The basic ingredients for this film: take a retired conductor (Michael Caine) and an aging film director (Harvey Keitel), plant them in a luxury Swiss mountain spa, populate it with the oddest-looking people who can barely act, instruct your cinematographer to select as many eccentric compositions as possible and shoot it on the sharpest, clinical, high-definition digital so that every streak of pan stick makeup is emphasised, then top it off with a terrible script, delivered in the most emotionless, wooden way, especially by Caine, add to that an onslaught of relentless disco music fused with a syrupy sentimental score and you have Youth – an unbelievably pretentious elegy on the aging process juxtaposed with the longing gazes of Caine and Keitel at the nubile, youthful female flesh in the shape of Madalina Ghenea.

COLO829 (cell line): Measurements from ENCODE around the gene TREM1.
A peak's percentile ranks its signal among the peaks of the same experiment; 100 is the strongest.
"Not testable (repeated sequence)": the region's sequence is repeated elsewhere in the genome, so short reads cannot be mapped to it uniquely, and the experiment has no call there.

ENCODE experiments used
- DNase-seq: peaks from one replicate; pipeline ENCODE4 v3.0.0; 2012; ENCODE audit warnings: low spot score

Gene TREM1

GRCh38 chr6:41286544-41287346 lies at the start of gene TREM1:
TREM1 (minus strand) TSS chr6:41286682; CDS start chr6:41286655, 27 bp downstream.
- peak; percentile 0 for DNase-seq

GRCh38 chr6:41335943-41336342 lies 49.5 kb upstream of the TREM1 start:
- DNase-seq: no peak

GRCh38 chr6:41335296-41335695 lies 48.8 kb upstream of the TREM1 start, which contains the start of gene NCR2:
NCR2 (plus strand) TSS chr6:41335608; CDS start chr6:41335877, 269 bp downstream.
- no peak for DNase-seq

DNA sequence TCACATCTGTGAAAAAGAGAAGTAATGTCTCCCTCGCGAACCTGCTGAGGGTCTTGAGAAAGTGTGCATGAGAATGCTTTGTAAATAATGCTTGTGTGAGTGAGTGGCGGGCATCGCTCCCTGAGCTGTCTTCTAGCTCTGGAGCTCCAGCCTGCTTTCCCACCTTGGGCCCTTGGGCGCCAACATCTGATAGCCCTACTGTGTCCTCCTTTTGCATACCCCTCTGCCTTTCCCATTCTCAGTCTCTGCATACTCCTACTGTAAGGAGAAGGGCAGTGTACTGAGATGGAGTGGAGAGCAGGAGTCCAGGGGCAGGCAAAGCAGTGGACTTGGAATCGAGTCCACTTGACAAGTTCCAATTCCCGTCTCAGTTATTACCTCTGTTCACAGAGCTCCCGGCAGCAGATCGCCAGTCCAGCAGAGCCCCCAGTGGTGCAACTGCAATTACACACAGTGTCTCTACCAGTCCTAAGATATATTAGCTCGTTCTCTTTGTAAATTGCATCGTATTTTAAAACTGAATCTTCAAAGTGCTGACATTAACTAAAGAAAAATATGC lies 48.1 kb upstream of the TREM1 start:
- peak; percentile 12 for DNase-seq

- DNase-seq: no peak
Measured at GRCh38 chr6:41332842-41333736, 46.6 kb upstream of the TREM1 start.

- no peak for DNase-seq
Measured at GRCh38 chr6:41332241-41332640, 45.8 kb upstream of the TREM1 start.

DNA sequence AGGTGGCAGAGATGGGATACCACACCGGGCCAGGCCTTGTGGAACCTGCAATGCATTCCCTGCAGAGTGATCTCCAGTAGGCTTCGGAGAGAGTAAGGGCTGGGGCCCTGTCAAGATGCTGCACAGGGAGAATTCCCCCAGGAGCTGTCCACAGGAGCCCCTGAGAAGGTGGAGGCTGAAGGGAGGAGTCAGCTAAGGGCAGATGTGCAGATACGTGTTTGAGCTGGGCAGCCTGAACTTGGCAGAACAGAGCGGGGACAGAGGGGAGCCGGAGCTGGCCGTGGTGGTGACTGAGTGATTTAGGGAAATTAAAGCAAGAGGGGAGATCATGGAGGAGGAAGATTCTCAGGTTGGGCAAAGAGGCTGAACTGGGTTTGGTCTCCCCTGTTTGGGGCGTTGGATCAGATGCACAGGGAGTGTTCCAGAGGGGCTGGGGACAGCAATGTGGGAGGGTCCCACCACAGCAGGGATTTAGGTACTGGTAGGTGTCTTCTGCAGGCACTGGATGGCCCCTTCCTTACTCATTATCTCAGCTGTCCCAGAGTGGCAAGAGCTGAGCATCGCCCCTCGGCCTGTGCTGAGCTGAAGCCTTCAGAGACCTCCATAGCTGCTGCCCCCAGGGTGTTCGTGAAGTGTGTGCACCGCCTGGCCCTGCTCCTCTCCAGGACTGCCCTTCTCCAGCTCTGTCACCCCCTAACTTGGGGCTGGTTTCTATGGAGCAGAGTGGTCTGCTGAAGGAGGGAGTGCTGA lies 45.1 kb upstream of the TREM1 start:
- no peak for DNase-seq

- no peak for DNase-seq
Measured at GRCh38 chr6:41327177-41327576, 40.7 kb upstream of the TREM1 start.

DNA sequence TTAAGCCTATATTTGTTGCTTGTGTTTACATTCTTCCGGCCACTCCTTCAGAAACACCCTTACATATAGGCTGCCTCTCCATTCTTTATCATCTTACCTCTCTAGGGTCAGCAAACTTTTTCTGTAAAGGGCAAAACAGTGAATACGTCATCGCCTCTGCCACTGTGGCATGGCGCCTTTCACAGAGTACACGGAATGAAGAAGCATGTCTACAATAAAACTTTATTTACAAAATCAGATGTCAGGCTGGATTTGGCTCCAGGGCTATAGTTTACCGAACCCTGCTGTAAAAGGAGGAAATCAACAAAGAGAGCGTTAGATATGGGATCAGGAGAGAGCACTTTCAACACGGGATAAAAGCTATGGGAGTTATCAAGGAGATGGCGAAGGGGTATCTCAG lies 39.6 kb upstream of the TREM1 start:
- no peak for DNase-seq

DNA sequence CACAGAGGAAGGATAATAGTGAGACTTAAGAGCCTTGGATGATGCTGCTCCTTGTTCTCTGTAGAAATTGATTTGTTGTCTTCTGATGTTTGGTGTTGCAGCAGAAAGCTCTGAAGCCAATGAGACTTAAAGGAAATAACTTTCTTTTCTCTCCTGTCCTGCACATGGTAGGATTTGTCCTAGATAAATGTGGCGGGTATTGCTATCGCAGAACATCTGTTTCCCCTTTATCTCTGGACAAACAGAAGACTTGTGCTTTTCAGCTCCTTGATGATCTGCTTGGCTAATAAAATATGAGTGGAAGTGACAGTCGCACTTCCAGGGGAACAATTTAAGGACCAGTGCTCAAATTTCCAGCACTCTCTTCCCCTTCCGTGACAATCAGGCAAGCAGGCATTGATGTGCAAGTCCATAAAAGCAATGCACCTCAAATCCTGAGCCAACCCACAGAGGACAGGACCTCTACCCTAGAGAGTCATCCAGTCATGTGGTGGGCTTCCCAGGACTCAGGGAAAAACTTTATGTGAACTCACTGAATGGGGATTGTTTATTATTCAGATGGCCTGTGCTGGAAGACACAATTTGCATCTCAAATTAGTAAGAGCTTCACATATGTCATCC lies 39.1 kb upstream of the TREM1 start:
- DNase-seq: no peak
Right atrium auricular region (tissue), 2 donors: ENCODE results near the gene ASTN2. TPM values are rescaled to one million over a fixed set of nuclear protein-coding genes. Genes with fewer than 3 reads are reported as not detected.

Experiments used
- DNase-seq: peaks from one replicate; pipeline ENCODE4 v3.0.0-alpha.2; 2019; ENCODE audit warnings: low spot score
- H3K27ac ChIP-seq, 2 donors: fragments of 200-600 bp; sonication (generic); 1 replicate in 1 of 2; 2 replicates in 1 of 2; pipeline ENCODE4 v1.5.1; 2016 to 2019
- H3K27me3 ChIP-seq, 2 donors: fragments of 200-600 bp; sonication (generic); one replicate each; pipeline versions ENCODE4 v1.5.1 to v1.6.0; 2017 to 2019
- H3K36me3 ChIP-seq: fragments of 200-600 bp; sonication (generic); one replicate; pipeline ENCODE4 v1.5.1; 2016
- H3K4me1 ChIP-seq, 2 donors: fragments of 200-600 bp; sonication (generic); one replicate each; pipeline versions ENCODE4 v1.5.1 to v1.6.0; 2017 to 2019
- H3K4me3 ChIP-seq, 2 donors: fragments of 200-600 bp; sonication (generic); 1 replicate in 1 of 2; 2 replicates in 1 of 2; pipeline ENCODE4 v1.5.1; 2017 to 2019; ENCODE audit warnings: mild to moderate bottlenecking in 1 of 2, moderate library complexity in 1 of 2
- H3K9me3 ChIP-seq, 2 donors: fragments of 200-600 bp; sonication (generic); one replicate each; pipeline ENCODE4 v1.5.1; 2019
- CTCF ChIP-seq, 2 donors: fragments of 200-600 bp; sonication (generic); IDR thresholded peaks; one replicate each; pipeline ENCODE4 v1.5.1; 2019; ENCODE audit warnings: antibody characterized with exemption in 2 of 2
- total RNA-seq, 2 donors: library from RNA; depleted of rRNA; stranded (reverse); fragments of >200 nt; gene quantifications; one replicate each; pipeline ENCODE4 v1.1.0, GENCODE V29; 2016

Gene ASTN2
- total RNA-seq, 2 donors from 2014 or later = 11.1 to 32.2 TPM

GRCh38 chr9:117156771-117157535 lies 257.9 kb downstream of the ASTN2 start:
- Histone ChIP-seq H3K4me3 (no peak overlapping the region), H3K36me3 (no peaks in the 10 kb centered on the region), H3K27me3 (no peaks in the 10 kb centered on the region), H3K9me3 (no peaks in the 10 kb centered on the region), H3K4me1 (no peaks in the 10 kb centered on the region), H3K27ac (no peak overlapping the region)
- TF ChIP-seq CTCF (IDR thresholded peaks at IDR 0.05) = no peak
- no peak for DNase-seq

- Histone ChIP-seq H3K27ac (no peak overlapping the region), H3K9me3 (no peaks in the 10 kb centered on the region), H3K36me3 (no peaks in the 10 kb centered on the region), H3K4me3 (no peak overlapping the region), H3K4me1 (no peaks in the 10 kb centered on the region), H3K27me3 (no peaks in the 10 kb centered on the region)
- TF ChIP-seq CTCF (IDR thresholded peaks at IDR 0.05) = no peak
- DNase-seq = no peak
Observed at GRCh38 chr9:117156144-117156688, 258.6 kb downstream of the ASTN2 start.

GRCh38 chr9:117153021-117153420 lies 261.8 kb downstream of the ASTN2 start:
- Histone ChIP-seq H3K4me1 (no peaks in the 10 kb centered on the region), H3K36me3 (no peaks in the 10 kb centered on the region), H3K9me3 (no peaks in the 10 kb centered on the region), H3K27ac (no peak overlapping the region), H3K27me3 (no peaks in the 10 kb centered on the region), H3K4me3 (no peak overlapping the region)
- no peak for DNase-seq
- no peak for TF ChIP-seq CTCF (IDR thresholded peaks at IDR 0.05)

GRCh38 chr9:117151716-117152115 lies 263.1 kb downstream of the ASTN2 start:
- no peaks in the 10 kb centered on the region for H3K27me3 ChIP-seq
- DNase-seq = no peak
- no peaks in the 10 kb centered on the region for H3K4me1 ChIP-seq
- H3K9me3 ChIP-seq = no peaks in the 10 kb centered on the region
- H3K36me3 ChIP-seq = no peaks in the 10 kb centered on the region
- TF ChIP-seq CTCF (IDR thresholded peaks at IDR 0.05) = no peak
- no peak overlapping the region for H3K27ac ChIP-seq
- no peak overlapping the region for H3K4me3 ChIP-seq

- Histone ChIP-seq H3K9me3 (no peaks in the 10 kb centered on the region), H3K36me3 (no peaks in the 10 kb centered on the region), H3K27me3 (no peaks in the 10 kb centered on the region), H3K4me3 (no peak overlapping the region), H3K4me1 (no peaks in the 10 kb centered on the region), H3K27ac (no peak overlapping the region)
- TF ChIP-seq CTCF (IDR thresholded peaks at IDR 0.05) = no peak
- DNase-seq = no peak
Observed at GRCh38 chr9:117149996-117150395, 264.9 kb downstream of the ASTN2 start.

There is a lot of lingering on this piece of anatomy...
Madalina Ghenea who may be as fit as a fiddle, but her acting abilities leave a lot to be desired.
This pseudo-Antonioni-inspired film fails miserably and is an utter waste of the £12 million plus budget and the huge production crew involved. Three brilliant indie films could have been made with the money.
It is a classic example of the emperor’s new clothes that thinks its audience will be satisfied with the visual bravado evident in Paolo Sorrentino’s last film The Great Beauty. Sadly, a load of overly art-directed images strung together does not make a film. Script, script, script.